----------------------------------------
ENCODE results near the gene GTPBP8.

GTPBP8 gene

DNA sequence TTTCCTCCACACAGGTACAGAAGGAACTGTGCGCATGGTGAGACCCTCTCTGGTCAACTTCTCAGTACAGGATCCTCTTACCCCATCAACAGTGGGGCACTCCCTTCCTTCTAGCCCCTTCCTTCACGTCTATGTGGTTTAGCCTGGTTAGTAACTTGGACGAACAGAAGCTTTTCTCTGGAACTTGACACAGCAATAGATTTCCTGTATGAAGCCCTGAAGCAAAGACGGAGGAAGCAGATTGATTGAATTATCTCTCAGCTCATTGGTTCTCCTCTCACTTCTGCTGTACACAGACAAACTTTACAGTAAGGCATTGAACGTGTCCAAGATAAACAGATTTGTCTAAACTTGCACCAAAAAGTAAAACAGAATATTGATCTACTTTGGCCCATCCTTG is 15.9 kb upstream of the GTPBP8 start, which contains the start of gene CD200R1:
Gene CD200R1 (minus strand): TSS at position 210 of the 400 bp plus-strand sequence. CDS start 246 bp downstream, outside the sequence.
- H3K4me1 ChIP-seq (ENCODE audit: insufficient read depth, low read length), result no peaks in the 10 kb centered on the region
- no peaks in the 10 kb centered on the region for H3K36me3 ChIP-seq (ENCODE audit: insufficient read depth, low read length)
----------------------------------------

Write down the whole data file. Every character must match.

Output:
ENCODE results near the gene GTPBP8.

GTPBP8 gene

DNA sequence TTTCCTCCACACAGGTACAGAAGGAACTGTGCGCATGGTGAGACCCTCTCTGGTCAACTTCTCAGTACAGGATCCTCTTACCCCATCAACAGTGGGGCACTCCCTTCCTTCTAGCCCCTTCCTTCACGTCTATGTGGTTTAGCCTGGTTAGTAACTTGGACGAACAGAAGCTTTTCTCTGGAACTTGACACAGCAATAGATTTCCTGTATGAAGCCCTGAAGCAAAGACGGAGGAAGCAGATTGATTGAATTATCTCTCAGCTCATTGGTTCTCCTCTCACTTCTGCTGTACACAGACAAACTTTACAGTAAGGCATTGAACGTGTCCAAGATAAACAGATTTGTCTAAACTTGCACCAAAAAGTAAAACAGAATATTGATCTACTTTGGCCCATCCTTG is 15.9 kb upstream of the GTPBP8 start, which contains the start of gene CD200R1:
Gene CD200R1 (minus strand): TSS at position 210 of the 400 bp plus-strand sequence. CDS start 246 bp downstream, outside the sequence.
- H3K4me1 ChIP-seq (ENCODE audit: insufficient read depth, low read length), result no peaks in the 10 kb centered on the region
- no peaks in the 10 kb centered on the region for H3K36me3 ChIP-seq (ENCODE audit: insufficient read depth, low read length)